Oh, look there. A new template, and it appears that I’m still inordinately fascinated with #ffffff, #000000, and #990000. I’m sure you will all cope, especially since most of you have fucked off to RSS readers by this point. Anyway, I’m going to masturbate about process and whine for a bit so if you want to skip this one and wait for the next Design Fetish post or whatever, I completely understand.
Explanation 01 For The Paucity Of Content
As I said a while back (and in the header graphic that was replaced by giant letters that can be read by even the most Precambrien of slugs,) I’ve been much more interested in creating content than talking about other people’s work. Plenty of people do that just fine, even if I wish that Tucker Stone would stick to being a dick about d-grade superhero comics on video and devote his writing hours to something more interesting to me. Don’t get me wrong — nobody savages shitty comics better than he does — but there’s a practically reptilian, savage intelligence in there that should be unleashed in a manner more creative than telling the audience “No, really, Gotham City Sirens belongs under the outhouse from Slumdog Millionaire.” If they couldn’t work that out themselves, then they deserve the fate they’ve chosen. (That said, the TV writing on Factual Opinion is sublime, even for series I don’t watch. Perhaps it’s the air of collaboration with other people good at stringing words together that helps that kneejerk cockbag response to the downward spiral that is The Simpsons or whatever go down better.)
(In other words: Tucker, find an artist, make comics. I’ll host them or help you host them or whatever.)
While I’m only writing three web comics right now (two of which are weekly,) there’s some other things sitting on the back burner that are slowly being brought to temperature. The Loneliest Astronauts, truthfully, requires only a bit of work from me — write something that Ming can draw awesomely, ruin it with words. (If only that were the truth and just not me using “truthfully” to sound like it’s really easy to come up with something that best takes advantage of Ming’s work. She works best with bigger panels, and writing one-or-two panel gags is actually more difficult for me. This week’s strip and next week’s are examples of me trying to work a bit more within her style instead of forcing my “No, seriously, can I just have people chat their heads off for forty-five panels” idiocy onto her storytelling.)
She Died In Terrebonne is the most difficult of my strips to write, but it’s also the one that makes me feel closest to writing, if that makes sense. I don’t have the time and space for cheap jokes, so I have to boil everything down into the dose. While it looks like we’ve got a lot of room each week, you try packing a satisfying chunk into eight or nine panels that’ll have people wanting to come back next week. So far, I’ve been stunned by how popular the strip has been. It started off as an experiment in serialized storytelling for myself and an artist who happened to make the tragic mistake of wanting to work with me: I had a rough idea of the plot, of the beats I wanted to hit, but hadn’t settled into who/what/when/why/how when I started writing it. I was happily trucking along that way until last week, when someone asked for a print proposal and I had to actually lay out who the killer was, so now it’s entering its second phase, I suppose, just in time for Act 1 to wrap up in a couple of weeks.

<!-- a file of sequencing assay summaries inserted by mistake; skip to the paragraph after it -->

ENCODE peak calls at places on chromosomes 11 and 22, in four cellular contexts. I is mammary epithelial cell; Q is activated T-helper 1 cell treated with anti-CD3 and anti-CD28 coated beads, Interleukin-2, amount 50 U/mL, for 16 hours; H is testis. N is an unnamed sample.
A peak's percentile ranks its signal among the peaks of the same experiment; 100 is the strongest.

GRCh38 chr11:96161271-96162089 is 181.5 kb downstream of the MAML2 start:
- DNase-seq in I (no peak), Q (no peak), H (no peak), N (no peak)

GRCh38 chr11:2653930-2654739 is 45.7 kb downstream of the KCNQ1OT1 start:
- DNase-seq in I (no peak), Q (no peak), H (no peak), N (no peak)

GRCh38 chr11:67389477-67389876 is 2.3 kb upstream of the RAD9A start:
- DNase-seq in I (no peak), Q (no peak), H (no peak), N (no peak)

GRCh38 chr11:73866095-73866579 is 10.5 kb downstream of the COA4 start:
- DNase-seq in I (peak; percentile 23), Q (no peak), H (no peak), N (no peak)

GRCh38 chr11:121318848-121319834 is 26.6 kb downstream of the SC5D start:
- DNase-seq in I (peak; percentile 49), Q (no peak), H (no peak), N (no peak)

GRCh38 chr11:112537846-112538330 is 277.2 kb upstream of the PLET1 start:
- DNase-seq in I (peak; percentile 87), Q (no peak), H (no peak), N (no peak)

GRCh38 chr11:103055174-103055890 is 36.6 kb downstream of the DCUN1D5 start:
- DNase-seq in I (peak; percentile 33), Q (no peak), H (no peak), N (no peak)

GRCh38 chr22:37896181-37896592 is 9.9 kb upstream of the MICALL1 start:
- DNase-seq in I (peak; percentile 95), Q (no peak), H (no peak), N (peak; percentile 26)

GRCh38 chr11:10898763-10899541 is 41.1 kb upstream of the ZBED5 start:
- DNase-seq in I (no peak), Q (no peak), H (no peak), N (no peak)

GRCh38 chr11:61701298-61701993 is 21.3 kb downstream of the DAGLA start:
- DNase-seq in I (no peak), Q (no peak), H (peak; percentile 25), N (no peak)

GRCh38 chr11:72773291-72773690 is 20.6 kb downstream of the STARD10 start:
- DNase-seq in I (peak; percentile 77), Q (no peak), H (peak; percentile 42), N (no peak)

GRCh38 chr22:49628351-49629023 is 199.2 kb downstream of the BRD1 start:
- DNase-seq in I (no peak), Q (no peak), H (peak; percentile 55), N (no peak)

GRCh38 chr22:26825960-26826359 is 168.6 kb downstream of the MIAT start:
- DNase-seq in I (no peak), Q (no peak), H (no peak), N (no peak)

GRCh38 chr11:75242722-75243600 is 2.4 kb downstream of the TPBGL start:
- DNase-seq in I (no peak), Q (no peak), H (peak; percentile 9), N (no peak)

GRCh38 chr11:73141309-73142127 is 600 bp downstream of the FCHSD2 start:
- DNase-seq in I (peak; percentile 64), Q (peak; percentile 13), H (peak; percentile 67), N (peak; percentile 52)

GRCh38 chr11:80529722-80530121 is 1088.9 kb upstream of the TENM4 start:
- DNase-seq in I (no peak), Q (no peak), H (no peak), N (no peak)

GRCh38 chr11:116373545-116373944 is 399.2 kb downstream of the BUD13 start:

Then there’s that old standby, The Rack. I have the most difficulty writing nerd-punchline gag strips for it, frankly, and most enjoy doing the longer-form work that lets me and Birdie tell stories about people doing things. The shorthand explanation I’ve been giving lately when people ask me what the strip is about is that it’s “WKRP in a comics shop;” the comics are a part of the setting and yes, there are gags around them, but I’m much more interested in writing about people than about things that happen in publishing offices in New York City. (The short version is that I’m glad that Let’s Be Friends Again exists so we can be the PvP to its Penny Arcade.)
There’s other things that I’m working on. As a teaser, I’ll say Max Riffner and I have been dancing around a thing ever since Lydia wrapped up, each of us waiting for the other to make the first move that codifies it and brings the hammer of the fiction gods down upon us. It’s different, bigger, and more ambitious than anything either of us have done before, but already there’s a spark that we’re hovering over, cupping our hands around and fanning from time to time.
So, yes, the fact that I spend a lot of time writing is why I don’t write so much here anymore. Writing is a big chunk of what I do for real-world money too, so when I do sit down at a keyboard and open up WriteRoom for myself, I want it to be something I created, not something that was a reaction.
Explanation 02 For The Paucity Of Content
I hate you all.